Across the pond, and on the Continent, the regulatory landscape is shifting for cryptos.
Earlier this month, the U.K.’s Financial Conduct Authority (FCA) took the reins on oversight of cryptocurrency asset oversight — specifically, oversight of anti-money laundering (AML) and counter terrorist financing (CTF) activities.
The headline statement is that crypto firms have traditionally operated in a regulatory environment that might charitably be likened to the “Wild West.” Consider the FCA’s action an attempt to bring a little law and order to the setting, then.
Among the requirements of firms that fall under the FCA’s purview, the companies must now assess their risk and exposure to possible money laundering and terrorist financing activities; must have internal policies in place to address (and mitigate) those risks; and must apply “enhanced” due diligence on customers, that according to the authority, “may present a higher money laundering / terrorist finance risk. This includes customers who meet the definition of a politically exposed person.”
In addition, any firms that carry out crypto asset related activity within the scope of the FCA’s regulations must register with the authority before conducting business.
The latest moves come after a ban on certain cryptocurrency related activities in July of last year. Back then, the FCA recommended a ban on retail investors’ ability to trade on crypto derivatives platforms.
Retail investors, said the FCA, “cannot reliably assess the value and risks of derivatives or exchange traded notes (ETNs) that reference certain cryptoassets” and estimated, too, that the ban could save £75 million to £234.3 million a year. Final determination on that proposed ban could come early this year.
It’s interesting to note that months after the proposed derivatives ban — a somewhat narrow slice of the crypto market — the FCA now is stepping in and setting regulations in place that blanket all crypto assets. The term “crypto asset” is also rather broad within the U.K. The classification includes digital currencies and commodities — such as stablecoins and payment tokens — and this implies that a far broader swath of business activity will be under scrutiny.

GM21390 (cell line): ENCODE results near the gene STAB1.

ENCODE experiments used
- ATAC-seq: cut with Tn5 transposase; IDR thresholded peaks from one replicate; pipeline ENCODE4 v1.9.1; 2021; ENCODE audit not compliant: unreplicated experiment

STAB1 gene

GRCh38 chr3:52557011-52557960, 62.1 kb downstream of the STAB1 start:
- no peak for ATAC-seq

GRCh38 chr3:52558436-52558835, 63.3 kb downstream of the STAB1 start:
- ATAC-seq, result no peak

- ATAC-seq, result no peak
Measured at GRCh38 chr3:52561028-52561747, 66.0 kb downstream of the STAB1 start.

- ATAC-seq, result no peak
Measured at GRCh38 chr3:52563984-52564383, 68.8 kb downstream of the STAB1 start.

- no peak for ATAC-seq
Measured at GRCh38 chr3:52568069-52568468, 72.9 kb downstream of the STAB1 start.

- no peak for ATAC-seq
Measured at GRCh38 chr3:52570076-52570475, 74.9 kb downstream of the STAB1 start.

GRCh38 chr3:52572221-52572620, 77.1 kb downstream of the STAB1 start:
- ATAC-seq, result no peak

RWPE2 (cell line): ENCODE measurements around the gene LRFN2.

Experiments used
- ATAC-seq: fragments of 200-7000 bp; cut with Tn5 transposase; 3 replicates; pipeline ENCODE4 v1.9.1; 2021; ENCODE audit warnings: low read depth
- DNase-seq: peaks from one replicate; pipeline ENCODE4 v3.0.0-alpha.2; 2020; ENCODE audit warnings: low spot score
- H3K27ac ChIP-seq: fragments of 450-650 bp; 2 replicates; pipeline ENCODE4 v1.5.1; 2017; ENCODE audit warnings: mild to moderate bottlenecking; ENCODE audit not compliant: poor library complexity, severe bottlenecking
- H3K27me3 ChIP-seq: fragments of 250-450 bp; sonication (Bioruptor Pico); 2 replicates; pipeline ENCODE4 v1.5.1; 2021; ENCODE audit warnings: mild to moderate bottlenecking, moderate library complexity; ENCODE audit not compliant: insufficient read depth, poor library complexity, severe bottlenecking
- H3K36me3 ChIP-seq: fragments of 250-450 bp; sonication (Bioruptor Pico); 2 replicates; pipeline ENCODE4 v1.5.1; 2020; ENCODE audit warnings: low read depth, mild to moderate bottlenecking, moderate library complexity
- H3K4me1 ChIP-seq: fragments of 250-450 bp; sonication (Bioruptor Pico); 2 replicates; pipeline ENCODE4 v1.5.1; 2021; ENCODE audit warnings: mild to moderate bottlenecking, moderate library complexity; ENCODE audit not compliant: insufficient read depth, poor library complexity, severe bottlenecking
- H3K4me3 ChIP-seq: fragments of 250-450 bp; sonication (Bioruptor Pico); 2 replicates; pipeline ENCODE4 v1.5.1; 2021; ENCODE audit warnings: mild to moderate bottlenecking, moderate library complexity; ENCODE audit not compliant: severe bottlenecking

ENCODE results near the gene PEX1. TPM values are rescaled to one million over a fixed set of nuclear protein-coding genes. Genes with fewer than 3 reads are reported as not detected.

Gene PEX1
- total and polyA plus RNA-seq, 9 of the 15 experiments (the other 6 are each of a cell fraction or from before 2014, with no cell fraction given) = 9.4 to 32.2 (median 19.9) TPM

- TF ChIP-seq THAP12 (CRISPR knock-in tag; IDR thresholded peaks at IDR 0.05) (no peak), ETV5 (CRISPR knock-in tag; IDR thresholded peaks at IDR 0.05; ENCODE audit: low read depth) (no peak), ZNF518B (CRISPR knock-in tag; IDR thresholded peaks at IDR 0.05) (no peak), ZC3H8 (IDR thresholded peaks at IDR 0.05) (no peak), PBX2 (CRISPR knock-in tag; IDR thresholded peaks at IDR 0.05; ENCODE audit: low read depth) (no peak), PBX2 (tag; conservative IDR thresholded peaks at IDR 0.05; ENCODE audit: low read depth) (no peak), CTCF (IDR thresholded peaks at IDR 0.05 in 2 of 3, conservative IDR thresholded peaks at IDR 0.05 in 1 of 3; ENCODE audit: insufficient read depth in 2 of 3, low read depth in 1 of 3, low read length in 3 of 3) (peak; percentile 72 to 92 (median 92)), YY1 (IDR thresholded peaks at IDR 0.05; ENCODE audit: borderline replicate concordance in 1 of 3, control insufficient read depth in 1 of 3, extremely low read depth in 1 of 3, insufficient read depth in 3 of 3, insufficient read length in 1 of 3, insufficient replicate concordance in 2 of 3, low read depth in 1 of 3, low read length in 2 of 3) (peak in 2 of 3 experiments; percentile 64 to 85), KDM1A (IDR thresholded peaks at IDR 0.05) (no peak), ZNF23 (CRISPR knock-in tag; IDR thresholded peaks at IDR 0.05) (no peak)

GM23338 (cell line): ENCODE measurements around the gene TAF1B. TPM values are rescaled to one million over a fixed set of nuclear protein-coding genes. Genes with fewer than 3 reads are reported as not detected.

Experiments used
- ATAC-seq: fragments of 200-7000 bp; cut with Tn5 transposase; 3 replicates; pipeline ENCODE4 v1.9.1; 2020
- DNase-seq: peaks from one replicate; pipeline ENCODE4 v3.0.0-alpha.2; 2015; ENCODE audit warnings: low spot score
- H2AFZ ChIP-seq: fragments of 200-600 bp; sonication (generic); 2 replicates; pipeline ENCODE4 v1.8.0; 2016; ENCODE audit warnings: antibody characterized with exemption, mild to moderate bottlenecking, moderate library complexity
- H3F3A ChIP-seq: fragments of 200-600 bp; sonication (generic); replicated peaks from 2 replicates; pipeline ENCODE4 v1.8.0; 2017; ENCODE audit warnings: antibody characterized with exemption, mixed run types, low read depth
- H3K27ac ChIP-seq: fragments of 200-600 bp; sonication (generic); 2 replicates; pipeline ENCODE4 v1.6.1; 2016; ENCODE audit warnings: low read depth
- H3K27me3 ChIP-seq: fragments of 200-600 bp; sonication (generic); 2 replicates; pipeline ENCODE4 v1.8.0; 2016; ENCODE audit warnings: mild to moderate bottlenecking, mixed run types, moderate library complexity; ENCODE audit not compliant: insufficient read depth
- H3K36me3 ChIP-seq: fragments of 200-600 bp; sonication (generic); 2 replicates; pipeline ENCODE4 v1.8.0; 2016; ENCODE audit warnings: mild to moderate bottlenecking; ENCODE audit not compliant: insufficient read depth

Across the EU
The U.K.’s actions are hardly isolated ones and take place as part of, and against the backdrop of, larger directives. Just a few days ago, on Jan. 10, to be exact, the European Union’s 5th Anti-Money Laundering Directive came into effect. And the 28 member states of the EU (which include the U.K., but then of course Brexit looms) must begin regulating cryptocurrency assets with the same regulations that govern banks and other financial firms. Now included in “obliged entities” are currency exchanges and digital wallet providers.
The widespread impact of the stricter regulations may have a chilling effect on new crypto asset company creation, and may also steer firms to house operations in less regulated counties. Consider the fact that in one case, Bottle Pay, a crypto payments provider based in the U.K., shut down late last year. In this instance, the firm had said the “extra personal information” that was mandated to be collected would have had a negative effect on operations and user experience.
And, earlier this week, in the Netherlands, Deribit, a crypto derivatives exchange, said it was relocating to Panama.
“If Deribit falls under these new regulations, this would mean that we have to demand an extensive amount of information from our current and future customers,” the company has said. “We believe that crypto markets should be freely available to most, and the new regulations would put too-high barriers for the majority of traders, both regulatory and cost-wise.”
It may be the case that only relatively deeper-pocketed companies have the ability to navigate the more highly regulated landscape that confronts crypto companies. Or maybe we’ll see a Darwinian evolution of the space, where companies adapt to the need to do more due diligence, and customers lose at least some of the anonymity that had been a lure for trading (and, possibly, under-the-radar activities). Or maybe, just maybe, Panama becomes a FinTech hub.